SaTML Talk: SoK: Pitfalls in Evaluating Black-Box Attacks

Anshuman Suri’s talk at IEEE Conference on Secure and Trustworthy Machine Learning (SaTML) is now available:

See the earlier blog post for more on the work, and the paper at

Do Membership Inference Attacks Work on Large Language Models?

MIMIR logo. Image credit: GPT-4 + DALL-E Paper Code Data Membership inference attacks (MIAs) attempt to predict whether a particular datapoint is a member of a target model’s training data. Despite extensive research on traditional machine learning models, there has been limited work studying MIA on the pre-training data of large language models (LLMs). We perform a large-scale evaluation of MIAs over a suite of language models (LMs) trained on the Pile, ranging from 160M to 12B parameters.

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SoK: Pitfalls in Evaluating Black-Box Attacks

Post by Anshuman Suri and Fnu Suya Much research has studied black-box attacks on image classifiers, where adversaries generate adversarial examples against unknown target models without having access to their internal information. Our analysis of over 164 attacks (published in 102 major security, machine learning and security conferences) shows how these works make different assumptions about the adversary’s knowledge. The current literature lacks cohesive organization centered around the threat model. Our SoK paper (to appear at IEEE SaTML 2024) introduces a taxonomy for systematizing these attacks and demonstrates the importance of careful evaluations that consider adversary resources and threat models.

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SoK: Let the Privacy Games Begin! A Unified Treatment of Data Inference Privacy in Machine Learning

Our paper on the use of cryptographic-style games to model inference privacy is published in IEEE Symposium on Security and Privacy (Oakland):

Giovanni Cherubin, , Boris Köpf, Andrew Paverd, Anshuman Suri, Shruti Tople, and Santiago Zanella-Béguelin. SoK: Let the Privacy Games Begin! A Unified Treatment of Data Inference Privacy in Machine Learning. IEEE Symposium on Security and Privacy, 2023. [Arxiv]

CVPR 2023: Manipulating Transfer Learning for Property Inference

Manipulating Transfer Learning for Property Inference Transfer learning is a popular method to train deep learning models efficiently. By reusing parameters from upstream pre-trained models, the downstream trainer can use fewer computing resources to train downstream models, compared to training models from scratch. The figure below shows the typical process of transfer learning for vision tasks: However, the nature of transfer learning can be exploited by a malicious upstream trainer, leading to severe risks to the downstream trainer.

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MICO Challenge in Membership Inference

Anshuman Suri wrote up an interesting post on his experience with the MICO Challenge, a membership inference competition that was part of SaTML. Anshuman placed second in the competition (on the CIFAR data set), where the metric is highest true positive rate at a 0.1 false positive rate over a set of models (some trained using differential privacy and some without). Anshuman’s post describes the methods he used and his experience in the competition: My submission to the MICO Challenge.

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Dissecting Distribution Inference

(Cross-post by Anshuman Suri) Distribution inference attacks aims to infer statistical properties of data used to train machine learning models. These attacks are sometimes surprisingly potent, as we demonstrated in previous work. KL Divergence Attack Most attacks against distribution inference involve training a meta-classifier, either using model parameters in white-box settings (Ganju et al., Property Inference Attacks on Fully Connected Neural Networks using Permutation Invariant Representations, CCS 2018), or using model predictions in black-box scenarios (Zhang et al.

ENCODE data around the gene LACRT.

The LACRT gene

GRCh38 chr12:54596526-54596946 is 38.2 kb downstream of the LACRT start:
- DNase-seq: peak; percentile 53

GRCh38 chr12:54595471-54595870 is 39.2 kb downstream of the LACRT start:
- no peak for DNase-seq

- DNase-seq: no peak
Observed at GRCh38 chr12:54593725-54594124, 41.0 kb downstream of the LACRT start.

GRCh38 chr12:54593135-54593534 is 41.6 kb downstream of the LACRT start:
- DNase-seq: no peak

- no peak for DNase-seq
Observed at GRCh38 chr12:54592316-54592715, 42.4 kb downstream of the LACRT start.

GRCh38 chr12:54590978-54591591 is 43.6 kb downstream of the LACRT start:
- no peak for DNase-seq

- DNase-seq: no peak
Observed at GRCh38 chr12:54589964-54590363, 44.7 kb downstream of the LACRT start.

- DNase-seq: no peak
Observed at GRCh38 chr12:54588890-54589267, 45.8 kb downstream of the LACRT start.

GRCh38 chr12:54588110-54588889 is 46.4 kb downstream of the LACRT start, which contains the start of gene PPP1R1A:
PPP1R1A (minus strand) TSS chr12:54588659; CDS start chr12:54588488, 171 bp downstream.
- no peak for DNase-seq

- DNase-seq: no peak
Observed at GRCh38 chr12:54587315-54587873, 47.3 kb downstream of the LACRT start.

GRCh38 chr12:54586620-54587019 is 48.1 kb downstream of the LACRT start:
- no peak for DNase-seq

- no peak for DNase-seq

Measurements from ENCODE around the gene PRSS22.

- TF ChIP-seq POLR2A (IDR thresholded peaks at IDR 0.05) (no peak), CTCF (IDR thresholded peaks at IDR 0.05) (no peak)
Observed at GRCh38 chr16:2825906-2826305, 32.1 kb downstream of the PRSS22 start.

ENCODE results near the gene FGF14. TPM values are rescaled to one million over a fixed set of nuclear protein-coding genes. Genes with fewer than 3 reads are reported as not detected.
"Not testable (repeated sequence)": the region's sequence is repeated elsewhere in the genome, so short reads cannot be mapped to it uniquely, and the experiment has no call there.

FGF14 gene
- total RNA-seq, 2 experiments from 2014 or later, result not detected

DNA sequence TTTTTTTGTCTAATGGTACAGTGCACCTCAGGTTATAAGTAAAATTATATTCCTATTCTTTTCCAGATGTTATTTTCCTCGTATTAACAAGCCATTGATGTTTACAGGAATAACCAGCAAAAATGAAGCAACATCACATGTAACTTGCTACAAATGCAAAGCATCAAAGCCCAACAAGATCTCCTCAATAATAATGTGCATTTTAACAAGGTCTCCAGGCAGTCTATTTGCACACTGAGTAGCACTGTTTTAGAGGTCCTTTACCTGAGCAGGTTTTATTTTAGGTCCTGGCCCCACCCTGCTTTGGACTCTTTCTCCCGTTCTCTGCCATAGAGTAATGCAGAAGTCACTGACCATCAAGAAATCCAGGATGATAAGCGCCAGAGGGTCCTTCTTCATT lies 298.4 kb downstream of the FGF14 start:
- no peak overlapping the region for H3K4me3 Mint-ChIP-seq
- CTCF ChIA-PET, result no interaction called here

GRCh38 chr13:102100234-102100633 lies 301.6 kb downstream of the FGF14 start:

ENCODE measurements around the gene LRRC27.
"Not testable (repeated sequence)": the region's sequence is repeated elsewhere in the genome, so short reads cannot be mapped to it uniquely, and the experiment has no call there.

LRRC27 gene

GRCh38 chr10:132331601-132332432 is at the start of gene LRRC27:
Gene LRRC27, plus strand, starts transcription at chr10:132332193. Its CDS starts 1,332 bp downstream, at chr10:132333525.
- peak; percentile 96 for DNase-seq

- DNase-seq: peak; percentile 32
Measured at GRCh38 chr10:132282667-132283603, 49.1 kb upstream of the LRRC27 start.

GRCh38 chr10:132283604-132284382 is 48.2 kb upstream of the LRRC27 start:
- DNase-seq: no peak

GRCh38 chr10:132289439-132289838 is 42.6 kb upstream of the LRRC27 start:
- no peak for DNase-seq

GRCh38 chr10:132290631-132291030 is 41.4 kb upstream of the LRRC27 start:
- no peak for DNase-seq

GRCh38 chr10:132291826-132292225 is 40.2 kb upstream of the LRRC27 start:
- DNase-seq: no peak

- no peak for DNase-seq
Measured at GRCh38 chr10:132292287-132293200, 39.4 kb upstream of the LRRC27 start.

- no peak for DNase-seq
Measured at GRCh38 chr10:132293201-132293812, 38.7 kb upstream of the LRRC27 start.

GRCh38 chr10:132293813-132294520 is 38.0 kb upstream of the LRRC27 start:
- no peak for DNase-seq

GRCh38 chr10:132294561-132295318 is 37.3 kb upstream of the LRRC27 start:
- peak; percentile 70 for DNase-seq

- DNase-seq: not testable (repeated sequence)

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Microsoft Research Summit: Surprising (and unsurprising) Inference Risks in Machine Learning

Here are the slides for my talk at the Practical and Theoretical Privacy of Machine Learning Training Pipelines Workshop at the Microsoft Research Summit (21 October 2021): Surprising (and Unsurprising) Inference Risks in Machine Learning [PDF] The work by Bargav Jayaraman (with Katherine Knipmeyer, Lingxiao Wang, and Quanquan Gu) that I talked about on improving membership inference attacks is described in more details here: Bargav Jayaraman, Lingxiao Wang, Katherine Knipmeyer, Quanquan Gu, David Evans.

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UVA News Article

UVA News has an article by Audra Book on our research on security and privacy of machine learning (with some very nice quotes from several students in the group, and me saying something positive about the NSA!): Computer science professor David Evans and his team conduct experiments to understand security and privacy risks associated with machine learning, 8 September 2021. David Evans, professor of computer science in the University of Virginia School of Engineering and Applied Science, is leading research to understand how machine learning models can be compromised.

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Model-Targeted Poisoning Attacks with Provable Convergence

(Post by Sean Miller, using images adapted from Suya’s talk slides) Data Poisoning Attacks Machine learning models are often trained using data from untrusted sources, leaving them open to poisoning attacks where adversaries use their control over a small fraction of that training data to poison the model in a particular way. Most work on poisoning attacks is directly driven by an attacker’s objective, where the adversary chooses poisoning points that maximize some target objective.

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